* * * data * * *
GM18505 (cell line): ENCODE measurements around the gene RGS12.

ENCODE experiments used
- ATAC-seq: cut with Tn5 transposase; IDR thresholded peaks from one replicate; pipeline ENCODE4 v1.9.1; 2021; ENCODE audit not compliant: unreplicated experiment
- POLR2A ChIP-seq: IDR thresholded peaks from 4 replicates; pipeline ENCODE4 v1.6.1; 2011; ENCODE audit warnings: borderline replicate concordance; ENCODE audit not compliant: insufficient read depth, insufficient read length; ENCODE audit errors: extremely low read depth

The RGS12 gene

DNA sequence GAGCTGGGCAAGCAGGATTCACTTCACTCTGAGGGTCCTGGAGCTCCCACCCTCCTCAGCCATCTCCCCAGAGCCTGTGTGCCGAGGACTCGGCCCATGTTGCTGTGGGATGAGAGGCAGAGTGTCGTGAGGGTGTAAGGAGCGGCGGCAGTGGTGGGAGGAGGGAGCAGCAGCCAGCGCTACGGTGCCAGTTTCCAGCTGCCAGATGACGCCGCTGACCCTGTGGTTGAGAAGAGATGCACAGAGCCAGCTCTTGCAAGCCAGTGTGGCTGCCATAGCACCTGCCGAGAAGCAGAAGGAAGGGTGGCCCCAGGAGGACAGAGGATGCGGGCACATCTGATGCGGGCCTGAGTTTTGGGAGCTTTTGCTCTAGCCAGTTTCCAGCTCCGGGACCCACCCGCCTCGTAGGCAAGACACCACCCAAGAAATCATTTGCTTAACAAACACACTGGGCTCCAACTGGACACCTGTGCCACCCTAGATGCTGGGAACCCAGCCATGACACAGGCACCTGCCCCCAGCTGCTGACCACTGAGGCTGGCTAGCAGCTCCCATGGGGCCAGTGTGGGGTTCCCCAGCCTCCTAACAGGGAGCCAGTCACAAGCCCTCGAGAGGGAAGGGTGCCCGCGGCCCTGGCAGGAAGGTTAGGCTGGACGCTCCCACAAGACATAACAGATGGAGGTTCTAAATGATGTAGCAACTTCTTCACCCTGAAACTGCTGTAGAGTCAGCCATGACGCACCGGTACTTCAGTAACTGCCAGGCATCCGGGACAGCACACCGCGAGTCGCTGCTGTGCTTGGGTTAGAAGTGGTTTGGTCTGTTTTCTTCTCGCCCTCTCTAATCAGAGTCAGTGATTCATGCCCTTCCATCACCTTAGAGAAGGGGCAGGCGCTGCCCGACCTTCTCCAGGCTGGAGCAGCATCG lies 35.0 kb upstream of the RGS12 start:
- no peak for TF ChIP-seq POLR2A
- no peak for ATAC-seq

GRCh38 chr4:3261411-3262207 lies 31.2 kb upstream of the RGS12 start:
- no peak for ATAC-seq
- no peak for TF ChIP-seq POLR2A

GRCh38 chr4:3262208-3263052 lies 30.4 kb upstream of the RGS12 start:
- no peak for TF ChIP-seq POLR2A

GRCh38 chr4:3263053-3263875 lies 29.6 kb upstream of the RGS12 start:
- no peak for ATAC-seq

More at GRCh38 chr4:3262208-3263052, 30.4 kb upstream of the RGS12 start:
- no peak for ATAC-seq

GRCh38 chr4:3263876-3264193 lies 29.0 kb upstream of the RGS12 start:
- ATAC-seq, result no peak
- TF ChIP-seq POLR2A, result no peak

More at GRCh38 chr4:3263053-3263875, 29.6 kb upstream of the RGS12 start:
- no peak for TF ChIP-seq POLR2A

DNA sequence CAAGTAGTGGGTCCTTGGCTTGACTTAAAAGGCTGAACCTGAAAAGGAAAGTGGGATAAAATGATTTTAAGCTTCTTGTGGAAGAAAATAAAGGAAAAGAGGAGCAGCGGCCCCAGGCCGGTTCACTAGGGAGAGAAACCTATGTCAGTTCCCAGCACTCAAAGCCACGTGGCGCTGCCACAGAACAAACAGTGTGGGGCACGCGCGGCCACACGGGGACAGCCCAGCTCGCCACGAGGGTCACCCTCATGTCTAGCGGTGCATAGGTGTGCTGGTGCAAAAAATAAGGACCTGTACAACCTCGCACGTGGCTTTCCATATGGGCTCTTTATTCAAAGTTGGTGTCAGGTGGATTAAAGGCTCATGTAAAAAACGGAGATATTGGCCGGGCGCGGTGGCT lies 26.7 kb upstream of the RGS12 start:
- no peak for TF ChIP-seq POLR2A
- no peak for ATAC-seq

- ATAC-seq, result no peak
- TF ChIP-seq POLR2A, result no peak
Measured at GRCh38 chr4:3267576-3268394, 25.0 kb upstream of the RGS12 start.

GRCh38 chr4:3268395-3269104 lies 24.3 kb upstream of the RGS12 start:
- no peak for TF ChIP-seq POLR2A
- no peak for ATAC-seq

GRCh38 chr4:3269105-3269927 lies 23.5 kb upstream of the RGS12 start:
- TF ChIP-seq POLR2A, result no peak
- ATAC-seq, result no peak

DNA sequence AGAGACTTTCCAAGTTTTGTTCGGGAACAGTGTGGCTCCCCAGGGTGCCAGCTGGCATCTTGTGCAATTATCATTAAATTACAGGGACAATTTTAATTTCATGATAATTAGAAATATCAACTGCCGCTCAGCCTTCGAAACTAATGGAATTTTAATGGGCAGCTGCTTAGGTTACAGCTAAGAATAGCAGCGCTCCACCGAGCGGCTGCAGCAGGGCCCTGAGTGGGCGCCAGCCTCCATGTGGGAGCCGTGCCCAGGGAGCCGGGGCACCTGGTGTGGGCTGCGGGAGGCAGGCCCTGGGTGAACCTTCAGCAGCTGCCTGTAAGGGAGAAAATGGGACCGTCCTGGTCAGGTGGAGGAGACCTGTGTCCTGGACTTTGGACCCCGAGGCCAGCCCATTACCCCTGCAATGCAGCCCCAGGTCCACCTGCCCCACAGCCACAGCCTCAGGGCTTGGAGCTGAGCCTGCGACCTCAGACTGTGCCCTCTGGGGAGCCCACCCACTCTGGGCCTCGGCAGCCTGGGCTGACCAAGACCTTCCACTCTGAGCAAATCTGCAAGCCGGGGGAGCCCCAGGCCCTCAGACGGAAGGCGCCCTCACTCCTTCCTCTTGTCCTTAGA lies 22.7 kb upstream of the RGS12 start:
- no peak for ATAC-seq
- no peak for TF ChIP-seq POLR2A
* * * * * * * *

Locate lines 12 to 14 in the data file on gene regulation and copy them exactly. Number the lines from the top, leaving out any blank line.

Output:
GRCh38 chr4:3262208-3263052 lies 30.4 kb upstream of the RGS12 start:
- no peak for TF ChIP-seq POLR2A

GRCh38 chr4:3263053-3263875 lies 29.6 kb upstream of the RGS12 start: